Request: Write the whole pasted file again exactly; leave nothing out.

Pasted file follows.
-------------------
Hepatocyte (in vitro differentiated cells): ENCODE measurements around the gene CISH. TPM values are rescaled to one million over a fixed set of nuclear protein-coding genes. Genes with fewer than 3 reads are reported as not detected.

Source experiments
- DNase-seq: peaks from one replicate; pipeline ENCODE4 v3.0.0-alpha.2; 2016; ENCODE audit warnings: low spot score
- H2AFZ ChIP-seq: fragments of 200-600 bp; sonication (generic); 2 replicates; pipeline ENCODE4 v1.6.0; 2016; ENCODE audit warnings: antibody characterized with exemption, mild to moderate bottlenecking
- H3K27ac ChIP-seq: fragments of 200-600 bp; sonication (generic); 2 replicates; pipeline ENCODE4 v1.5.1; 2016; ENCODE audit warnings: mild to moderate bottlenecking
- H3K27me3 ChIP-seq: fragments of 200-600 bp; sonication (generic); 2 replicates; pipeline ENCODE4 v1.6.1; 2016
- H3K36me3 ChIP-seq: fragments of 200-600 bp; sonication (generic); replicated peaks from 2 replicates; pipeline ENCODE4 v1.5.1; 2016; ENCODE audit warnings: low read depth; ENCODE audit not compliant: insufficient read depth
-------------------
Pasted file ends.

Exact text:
Hepatocyte (in vitro differentiated cells): ENCODE measurements around the gene CISH. TPM values are rescaled to one million over a fixed set of nuclear protein-coding genes. Genes with fewer than 3 reads are reported as not detected.

Source experiments
- DNase-seq: peaks from one replicate; pipeline ENCODE4 v3.0.0-alpha.2; 2016; ENCODE audit warnings: low spot score
- H2AFZ ChIP-seq: fragments of 200-600 bp; sonication (generic); 2 replicates; pipeline ENCODE4 v1.6.0; 2016; ENCODE audit warnings: antibody characterized with exemption, mild to moderate bottlenecking
- H3K27ac ChIP-seq: fragments of 200-600 bp; sonication (generic); 2 replicates; pipeline ENCODE4 v1.5.1; 2016; ENCODE audit warnings: mild to moderate bottlenecking
- H3K27me3 ChIP-seq: fragments of 200-600 bp; sonication (generic); 2 replicates; pipeline ENCODE4 v1.6.1; 2016
- H3K36me3 ChIP-seq: fragments of 200-600 bp; sonication (generic); replicated peaks from 2 replicates; pipeline ENCODE4 v1.5.1; 2016; ENCODE audit warnings: low read depth; ENCODE audit not compliant: insufficient read depth